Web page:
Ian O'Doherty: Dole queues, wage cuts and a rise in crime – definitely a year to forget
Published 05/01/2013 | 06:00
Another one over. A new one just begun. So, went the year well for you?
To be honest, I doubt that too many tears will have been shed at the demise of a year that has seen this country lurch from one semi-catastrophe to another.
In fact, I know more people who have lost their job than have found work in the last 12 months.
Those of us who are fortunate enough to still be in gainful employment have had to cope with pay cuts and tax hikes – the perfect double whammy for people who are now unsure whether they are waving or drowning in debt.
If there's one thing I've copped of late it is the sheer, burning, rage and hostility we are feeling towards our political elite – who have completely and utterly betrayed us.
We're not children, we all know that the global economy is in tatters and, a few green shoots aside, things show no sign of demonstrably improving any time soon.
So, we understand that we're only a small economy relying on the fluctuations of the market, but the bit that sticks in people's throats is the condescending tone of politicians who would almost lay the blame solely on the rest of us.
If I hear one more eejit in the Dáil loftily informing us that we all lived beyond our means during the good times and now we all have to share the pain, I will launch my own one-man armed revolution – call it the Ian Spring, but with better music and fewer chants of "Allahu Akbar".
Although having said that, simply walking down any street in Dublin's city centre is a bit like entering a war zone – or to be more precise, occupied territory.
Because the north inner city has now been colonised by addicts and pickpockets. The atmosphere is one of barely restrained menace and I had to laugh when that mobile phone footage of a fight on Talbot Street was broadcast on television to national revulsion.
What's the big deal? I thought. Sure those of us who have the dubious pleasure of working here see similar occurrences – and worse – on a daily basis.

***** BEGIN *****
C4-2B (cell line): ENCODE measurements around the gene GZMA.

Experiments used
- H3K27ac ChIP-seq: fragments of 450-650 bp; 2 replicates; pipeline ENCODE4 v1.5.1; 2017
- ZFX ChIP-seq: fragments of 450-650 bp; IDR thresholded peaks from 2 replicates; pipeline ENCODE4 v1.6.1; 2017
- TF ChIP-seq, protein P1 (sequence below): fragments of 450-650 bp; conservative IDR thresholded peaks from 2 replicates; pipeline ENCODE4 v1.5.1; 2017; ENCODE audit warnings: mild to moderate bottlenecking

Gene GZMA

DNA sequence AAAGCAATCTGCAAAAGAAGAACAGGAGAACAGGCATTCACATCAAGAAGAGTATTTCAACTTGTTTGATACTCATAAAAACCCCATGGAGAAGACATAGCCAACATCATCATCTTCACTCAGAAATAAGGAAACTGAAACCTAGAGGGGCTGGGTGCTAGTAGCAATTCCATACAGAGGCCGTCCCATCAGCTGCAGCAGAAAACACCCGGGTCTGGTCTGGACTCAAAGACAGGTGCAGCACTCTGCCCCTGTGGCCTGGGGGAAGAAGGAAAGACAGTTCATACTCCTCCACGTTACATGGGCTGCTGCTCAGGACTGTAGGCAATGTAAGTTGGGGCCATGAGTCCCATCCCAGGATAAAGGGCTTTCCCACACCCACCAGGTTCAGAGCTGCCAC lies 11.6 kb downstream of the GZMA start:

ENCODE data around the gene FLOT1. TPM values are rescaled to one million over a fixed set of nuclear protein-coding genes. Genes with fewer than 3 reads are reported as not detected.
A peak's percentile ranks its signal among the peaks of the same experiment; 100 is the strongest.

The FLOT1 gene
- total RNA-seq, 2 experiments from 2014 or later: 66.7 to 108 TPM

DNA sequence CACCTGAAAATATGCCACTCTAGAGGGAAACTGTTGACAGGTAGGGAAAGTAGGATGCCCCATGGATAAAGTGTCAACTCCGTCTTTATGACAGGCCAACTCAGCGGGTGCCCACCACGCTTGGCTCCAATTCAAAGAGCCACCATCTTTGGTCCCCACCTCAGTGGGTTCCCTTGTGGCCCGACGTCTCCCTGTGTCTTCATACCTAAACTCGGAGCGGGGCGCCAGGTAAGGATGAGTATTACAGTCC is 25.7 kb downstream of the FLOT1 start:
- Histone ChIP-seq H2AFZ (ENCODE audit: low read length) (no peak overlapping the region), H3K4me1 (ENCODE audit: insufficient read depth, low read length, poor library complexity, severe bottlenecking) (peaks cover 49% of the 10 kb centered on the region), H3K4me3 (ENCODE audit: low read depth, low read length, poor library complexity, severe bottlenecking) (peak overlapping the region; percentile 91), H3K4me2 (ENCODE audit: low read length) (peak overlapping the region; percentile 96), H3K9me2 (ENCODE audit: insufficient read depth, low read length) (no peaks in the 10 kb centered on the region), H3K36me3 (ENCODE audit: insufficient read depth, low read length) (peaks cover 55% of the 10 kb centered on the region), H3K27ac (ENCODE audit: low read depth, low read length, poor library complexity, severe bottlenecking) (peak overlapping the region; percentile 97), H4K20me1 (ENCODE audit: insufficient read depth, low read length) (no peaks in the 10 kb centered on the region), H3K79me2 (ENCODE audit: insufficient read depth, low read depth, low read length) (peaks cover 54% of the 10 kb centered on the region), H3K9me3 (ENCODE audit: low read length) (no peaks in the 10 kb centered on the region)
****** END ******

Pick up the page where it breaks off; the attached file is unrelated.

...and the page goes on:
My boss had his phone nicked by some scrote on a bike and during the summer I got an interesting, if rather depressing, insight into how the gardaí operate in that area.
Myself and a friend saw a girl being mugged. We took off after the horrible little rat responsible but by the time we caught up to him he had already passed the girl's phone to one of his mates.
When the pair of us returned to the young woman (16 and her first time in the city. Welcome to Dublin indeed) she was giving a statement to a female police officer – who angrily informed us that she would have arrested the pair of us and charged us with assault if we had "laid a hand on that gentleman".
Ah yes, nothing instils a sense of civic responsibility quite like being ticked off by a cop for the crime of trying to reclaim a young girl's phone.
The rather gruesome spectre of all-out war between criminal gangs and dissident Republicans also shows no sign of ending any time soon. On the contrary, it looks like we're about see an escalation in the conflict.
Thus we had the incredible sight of terrorists brazenly firing a volley of shots at Alan Ryan's funeral.
I'll leave the sermonising to the pulpit but the one thing I do know, and it's not fashionable to say it, but every time one of these thugs is killed, the reaction of the vast majority of people is . . . yes.
I'm originally from Crumlin and I still know people who live there and they certainly don't shed any tears when another gangster is taken down.
These are the people who have to live – quite literally, sometimes – in the crossfire of a violent, coke-fuelled feud and they prefer to leave the platitudes to the priest and just try to get on with their their day as best they can.
Believe me, they don't lose any sleep over another dead criminal. After all, if you live by the sword, then you can't complain when you die by it – something, incidentally, that Alan Ryan's cohorts failed to grasp when they accused the police of letting Ryan down.
So, they don't recognise the State or any institution of the State – such as the police – and then start whingeing when the cops are late on the scene.
Now I know we're not dealing with very bright people here, but really, someone should explain the concept of irony to them.
All in all, it has pretty much been a year to forget. So from me and mine to you and yours, thanks for reading the column in the last year and let's all have a better '13 than we had a '12.